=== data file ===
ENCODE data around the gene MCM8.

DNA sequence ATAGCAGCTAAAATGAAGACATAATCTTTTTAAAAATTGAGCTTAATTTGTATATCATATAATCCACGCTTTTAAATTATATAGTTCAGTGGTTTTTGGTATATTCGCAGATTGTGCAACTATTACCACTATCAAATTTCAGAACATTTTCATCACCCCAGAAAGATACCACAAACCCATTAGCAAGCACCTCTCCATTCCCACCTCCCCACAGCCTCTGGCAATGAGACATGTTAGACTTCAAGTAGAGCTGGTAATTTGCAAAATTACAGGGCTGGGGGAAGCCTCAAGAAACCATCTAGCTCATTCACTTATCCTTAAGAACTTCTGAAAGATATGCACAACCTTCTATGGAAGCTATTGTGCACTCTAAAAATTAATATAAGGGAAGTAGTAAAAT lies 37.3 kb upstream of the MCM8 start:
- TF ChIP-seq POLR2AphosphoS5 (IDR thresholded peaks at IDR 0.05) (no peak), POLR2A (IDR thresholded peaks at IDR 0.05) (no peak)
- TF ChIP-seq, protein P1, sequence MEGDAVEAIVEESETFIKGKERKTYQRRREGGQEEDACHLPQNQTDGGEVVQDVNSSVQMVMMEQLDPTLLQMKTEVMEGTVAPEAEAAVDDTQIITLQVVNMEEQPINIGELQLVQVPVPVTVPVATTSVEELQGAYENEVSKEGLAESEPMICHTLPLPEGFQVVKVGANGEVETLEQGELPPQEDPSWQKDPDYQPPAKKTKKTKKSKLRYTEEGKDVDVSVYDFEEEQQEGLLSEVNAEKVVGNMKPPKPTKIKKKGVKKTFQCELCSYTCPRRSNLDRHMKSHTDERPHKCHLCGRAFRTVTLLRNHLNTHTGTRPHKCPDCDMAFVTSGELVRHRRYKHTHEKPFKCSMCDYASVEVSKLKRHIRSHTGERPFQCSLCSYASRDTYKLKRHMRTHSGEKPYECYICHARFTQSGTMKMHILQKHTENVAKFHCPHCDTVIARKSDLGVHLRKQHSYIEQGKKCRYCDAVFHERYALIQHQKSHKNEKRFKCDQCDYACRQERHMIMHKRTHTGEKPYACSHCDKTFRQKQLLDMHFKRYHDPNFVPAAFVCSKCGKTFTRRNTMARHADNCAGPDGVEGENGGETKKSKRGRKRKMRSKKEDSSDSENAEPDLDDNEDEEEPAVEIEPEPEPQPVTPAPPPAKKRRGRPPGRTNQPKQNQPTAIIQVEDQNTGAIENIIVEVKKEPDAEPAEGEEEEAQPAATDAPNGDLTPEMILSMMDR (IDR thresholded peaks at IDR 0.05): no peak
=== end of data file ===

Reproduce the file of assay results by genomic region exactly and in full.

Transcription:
ENCODE data around the gene MCM8.

DNA sequence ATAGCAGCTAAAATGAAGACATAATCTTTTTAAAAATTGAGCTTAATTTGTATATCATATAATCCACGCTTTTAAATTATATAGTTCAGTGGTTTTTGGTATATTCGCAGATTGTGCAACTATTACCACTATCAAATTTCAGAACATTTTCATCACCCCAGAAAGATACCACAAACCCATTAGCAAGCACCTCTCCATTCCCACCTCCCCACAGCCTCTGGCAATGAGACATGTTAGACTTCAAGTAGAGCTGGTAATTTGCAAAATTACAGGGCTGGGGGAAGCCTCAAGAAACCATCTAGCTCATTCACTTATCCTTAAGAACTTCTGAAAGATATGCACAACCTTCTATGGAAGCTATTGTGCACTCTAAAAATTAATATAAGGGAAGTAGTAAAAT lies 37.3 kb upstream of the MCM8 start:
- TF ChIP-seq POLR2AphosphoS5 (IDR thresholded peaks at IDR 0.05) (no peak), POLR2A (IDR thresholded peaks at IDR 0.05) (no peak)
- TF ChIP-seq, protein P1, sequence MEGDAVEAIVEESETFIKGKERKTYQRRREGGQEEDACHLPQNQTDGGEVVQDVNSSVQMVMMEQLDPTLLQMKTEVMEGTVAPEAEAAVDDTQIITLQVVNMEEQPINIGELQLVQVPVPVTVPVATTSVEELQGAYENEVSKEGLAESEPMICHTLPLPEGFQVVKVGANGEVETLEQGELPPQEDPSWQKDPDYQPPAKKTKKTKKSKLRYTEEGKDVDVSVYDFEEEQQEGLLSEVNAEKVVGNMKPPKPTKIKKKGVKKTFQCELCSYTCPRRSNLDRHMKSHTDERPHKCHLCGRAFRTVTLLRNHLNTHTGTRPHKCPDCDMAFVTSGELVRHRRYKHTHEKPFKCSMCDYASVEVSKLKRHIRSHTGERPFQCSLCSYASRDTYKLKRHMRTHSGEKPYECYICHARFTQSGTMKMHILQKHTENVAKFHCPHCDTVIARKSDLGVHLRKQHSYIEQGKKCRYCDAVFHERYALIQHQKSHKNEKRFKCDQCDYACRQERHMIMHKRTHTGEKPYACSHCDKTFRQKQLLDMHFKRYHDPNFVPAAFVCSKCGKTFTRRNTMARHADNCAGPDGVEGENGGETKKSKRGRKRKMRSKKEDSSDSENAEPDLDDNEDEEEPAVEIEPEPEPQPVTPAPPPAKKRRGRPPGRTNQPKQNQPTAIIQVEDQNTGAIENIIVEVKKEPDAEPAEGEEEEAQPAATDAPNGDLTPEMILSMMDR (IDR thresholded peaks at IDR 0.05): no peak